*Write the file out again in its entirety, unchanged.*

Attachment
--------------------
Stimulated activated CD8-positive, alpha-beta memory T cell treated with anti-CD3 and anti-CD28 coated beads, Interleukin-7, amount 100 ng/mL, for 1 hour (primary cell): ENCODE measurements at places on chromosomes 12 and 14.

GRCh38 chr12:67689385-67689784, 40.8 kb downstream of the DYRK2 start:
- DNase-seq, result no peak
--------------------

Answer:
Stimulated activated CD8-positive, alpha-beta memory T cell treated with anti-CD3 and anti-CD28 coated beads, Interleukin-7, amount 100 ng/mL, for 1 hour (primary cell): ENCODE measurements at places on chromosomes 12 and 14.

GRCh38 chr12:67689385-67689784, 40.8 kb downstream of the DYRK2 start:
- DNase-seq, result no peak